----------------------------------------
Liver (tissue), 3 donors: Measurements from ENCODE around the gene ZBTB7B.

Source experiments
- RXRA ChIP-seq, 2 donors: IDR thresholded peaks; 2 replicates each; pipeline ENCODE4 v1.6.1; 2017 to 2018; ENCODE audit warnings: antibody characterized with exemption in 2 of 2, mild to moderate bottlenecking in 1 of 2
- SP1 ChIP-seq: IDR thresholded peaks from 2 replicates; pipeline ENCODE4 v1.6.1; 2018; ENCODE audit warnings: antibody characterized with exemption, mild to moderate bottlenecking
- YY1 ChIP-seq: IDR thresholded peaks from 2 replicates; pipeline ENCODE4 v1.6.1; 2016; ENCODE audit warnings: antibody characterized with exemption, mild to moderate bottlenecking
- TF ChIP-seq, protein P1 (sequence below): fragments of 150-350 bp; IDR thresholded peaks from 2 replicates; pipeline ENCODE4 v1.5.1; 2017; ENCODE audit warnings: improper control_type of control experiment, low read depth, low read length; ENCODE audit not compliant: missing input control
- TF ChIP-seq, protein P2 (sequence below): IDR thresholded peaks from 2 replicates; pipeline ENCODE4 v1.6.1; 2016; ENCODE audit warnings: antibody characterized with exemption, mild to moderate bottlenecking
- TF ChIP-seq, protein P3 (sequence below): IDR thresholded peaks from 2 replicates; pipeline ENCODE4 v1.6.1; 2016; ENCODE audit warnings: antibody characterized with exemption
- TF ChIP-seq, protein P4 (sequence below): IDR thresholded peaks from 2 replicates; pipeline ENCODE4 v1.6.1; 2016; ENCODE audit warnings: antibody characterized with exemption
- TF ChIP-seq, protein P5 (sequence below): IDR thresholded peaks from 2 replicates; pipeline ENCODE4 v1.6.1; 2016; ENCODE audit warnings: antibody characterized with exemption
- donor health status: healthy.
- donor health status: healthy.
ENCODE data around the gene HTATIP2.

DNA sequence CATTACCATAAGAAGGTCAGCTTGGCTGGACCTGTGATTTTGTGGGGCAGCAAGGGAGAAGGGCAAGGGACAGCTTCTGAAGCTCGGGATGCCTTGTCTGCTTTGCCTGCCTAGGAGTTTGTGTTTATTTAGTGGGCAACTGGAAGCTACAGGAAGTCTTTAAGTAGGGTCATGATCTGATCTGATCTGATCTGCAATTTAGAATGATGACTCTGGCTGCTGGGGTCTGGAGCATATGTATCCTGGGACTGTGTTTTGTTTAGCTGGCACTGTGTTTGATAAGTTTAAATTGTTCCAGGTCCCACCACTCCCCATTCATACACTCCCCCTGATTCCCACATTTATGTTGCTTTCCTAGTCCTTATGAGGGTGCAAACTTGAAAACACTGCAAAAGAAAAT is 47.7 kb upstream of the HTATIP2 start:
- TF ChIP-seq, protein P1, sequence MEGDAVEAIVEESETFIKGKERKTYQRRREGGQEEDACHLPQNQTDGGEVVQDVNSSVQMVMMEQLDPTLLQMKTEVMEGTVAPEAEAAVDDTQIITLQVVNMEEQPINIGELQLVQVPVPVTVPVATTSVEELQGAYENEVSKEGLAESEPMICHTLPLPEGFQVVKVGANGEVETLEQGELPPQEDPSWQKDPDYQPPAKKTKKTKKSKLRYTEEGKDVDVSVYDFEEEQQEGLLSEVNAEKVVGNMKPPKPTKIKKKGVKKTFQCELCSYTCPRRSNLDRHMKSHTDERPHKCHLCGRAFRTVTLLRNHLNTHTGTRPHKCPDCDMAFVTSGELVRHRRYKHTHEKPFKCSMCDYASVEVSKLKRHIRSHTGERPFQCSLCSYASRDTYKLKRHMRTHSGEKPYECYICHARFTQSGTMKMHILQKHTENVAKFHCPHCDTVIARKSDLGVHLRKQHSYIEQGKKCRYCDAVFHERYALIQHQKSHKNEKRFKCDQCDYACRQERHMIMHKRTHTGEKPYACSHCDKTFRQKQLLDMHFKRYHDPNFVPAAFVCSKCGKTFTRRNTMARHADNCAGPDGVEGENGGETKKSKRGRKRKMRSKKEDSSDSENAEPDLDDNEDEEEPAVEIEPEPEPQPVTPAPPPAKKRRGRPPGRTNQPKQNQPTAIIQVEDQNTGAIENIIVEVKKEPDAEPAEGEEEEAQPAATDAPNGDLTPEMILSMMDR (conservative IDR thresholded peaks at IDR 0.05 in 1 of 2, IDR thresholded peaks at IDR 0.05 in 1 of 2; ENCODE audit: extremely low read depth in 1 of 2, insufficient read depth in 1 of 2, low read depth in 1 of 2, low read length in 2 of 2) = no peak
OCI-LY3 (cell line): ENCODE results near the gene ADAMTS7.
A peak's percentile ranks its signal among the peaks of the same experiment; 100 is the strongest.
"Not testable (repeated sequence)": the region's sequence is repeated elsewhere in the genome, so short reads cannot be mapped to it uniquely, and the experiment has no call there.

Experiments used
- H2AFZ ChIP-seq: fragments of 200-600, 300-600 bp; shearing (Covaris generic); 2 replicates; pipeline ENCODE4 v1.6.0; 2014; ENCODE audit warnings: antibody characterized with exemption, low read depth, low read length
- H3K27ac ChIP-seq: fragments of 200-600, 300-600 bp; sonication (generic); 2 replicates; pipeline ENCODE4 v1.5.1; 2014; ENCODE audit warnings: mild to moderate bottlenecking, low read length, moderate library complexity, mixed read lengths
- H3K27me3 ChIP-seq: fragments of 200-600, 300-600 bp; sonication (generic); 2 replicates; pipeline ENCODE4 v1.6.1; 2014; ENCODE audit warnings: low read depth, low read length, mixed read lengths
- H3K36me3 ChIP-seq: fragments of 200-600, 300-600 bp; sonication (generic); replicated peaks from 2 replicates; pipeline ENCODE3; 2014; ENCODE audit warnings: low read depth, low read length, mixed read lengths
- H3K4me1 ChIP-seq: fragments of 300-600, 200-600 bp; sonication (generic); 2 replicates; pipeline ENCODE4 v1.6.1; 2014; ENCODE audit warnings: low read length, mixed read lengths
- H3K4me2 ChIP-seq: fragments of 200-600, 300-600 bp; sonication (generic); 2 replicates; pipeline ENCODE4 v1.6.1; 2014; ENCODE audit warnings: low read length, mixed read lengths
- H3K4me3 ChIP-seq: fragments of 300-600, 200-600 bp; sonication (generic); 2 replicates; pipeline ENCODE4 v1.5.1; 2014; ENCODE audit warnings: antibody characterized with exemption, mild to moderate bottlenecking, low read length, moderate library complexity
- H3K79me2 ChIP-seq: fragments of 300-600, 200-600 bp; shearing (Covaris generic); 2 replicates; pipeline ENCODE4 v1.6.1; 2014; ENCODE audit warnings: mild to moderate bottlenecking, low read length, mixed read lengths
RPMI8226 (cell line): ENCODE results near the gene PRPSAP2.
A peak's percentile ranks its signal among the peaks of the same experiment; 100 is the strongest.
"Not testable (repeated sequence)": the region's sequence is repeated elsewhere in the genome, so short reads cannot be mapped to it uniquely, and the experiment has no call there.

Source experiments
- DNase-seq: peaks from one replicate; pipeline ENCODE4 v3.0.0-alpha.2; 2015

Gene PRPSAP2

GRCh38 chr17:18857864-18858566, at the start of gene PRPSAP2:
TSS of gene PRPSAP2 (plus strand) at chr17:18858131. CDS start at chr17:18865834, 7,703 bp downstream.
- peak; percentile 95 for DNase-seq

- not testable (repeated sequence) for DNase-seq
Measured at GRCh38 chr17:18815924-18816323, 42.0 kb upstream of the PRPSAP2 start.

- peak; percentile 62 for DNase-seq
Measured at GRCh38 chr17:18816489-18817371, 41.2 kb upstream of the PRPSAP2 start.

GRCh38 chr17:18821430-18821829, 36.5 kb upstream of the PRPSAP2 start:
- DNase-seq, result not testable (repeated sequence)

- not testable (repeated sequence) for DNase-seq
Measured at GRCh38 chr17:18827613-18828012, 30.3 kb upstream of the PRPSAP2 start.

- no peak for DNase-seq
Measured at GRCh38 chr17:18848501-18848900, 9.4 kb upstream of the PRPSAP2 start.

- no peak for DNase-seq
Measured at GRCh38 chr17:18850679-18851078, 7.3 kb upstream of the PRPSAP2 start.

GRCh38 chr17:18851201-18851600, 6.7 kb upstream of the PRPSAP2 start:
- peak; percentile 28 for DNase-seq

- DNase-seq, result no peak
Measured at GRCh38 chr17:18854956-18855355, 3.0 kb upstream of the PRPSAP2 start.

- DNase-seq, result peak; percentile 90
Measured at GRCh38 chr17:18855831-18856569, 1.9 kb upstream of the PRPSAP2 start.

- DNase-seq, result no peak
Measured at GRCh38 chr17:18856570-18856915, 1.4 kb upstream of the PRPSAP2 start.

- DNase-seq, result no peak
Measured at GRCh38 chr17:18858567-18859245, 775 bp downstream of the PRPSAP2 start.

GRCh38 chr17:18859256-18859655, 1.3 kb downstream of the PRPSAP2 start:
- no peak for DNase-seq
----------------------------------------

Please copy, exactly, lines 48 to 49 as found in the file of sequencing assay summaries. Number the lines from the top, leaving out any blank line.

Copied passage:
Measured at GRCh38 chr17:18850679-18851078, 7.3 kb upstream of the PRPSAP2 start.

GRCh38 chr17:18851201-18851600, 6.7 kb upstream of the PRPSAP2 start: